Australian veteran Brad Kennedy has continued his love affair with golf tournaments on Kiwi soil, winning the New Zealand Open by two shots from compatriot Lucas Herbert in a gripping finish.
Queenslander Kennedy closed with a faultless eight-under 63 at Millbrook Resort, near Queenstown, the equal-lowest round of the tournament.
His 21-under tally followed his victory in the same tournament in 2011, when he headed off Australian Craig Parry in a playoff in Christchurch.
Three of 45-year-old Kennedy's five Australasian PGA Tour titles have come in New Zealand, also winning the NZ PGA Championship four years ago.
Overnight co-leader Herbert, who'd won the Dubai Desert Classic in January, needed a birdie on the par-three final hole to force a playoff, but sent his tee-shot into the water and he finished second after a 67.
An earlier splash landing on the par-five 13th hole cost Lucas the lead, when he carded a double bogey.
Meanwhile, Kennedy was stringing together three birdies midway through the back nine and the world No.135 held 82nd-ranked Victorian Herbert at bay.
The result was sweet for Kennedy, who had recorded seven top-10 finishes at his 11 appearances, without clinching a win.
The most painful of those results were back-to-back third placings last month at the Queensland PGA Championship and Queensland Open.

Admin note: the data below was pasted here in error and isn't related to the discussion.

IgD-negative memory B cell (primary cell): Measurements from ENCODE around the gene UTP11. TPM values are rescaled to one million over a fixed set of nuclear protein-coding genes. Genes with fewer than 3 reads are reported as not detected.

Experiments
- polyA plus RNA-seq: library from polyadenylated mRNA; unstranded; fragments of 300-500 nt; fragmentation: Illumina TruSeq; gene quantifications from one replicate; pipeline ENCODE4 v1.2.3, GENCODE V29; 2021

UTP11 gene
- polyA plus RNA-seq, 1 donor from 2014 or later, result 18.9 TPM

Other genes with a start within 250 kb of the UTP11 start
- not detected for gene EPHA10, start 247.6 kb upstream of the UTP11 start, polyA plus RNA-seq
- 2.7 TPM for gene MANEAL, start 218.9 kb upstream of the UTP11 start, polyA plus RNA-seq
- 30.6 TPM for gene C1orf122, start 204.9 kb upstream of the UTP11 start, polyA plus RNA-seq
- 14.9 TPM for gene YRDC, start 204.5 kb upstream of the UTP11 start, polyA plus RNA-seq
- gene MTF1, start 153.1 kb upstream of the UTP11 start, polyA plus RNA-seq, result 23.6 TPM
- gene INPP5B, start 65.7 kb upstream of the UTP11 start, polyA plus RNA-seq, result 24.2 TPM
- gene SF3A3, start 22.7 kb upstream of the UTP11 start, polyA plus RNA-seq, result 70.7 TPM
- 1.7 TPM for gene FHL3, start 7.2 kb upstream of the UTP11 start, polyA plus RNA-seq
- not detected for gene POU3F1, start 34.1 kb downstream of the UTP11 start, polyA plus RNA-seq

"I was going through a lot of emotion out there today," Kennedy told Sky TV. "I've been close the last two events and felt as though I let them slip.
"Today, I was chasing. I knew the course was playing at it's best and it would take something special to chase down Lucas.
"I just gutsed it out and played within my game as much as I could, and just let my putts do the talking.
"I'm so relieved. To win this again after nine years is just unbelievable."
Kennedy becomes first two-time winner, since Kiwi Greg Turner claimed a second title in 1997.
Australians have now claimed New Zealand's biggest golf prize in eight of the last nine years.
New South Welshman Nick Flanagan carded 66 to finish two back from Herbert in third.
Korean 17-year-old Joohyung Kim, who led through each of the first three rounds, was alone in fourth, a further shot back.
Michael Hendry and Harry Bateman were the pick of the Kiwis, finishing six shots behind the leader in a tie for fifth at 15 under.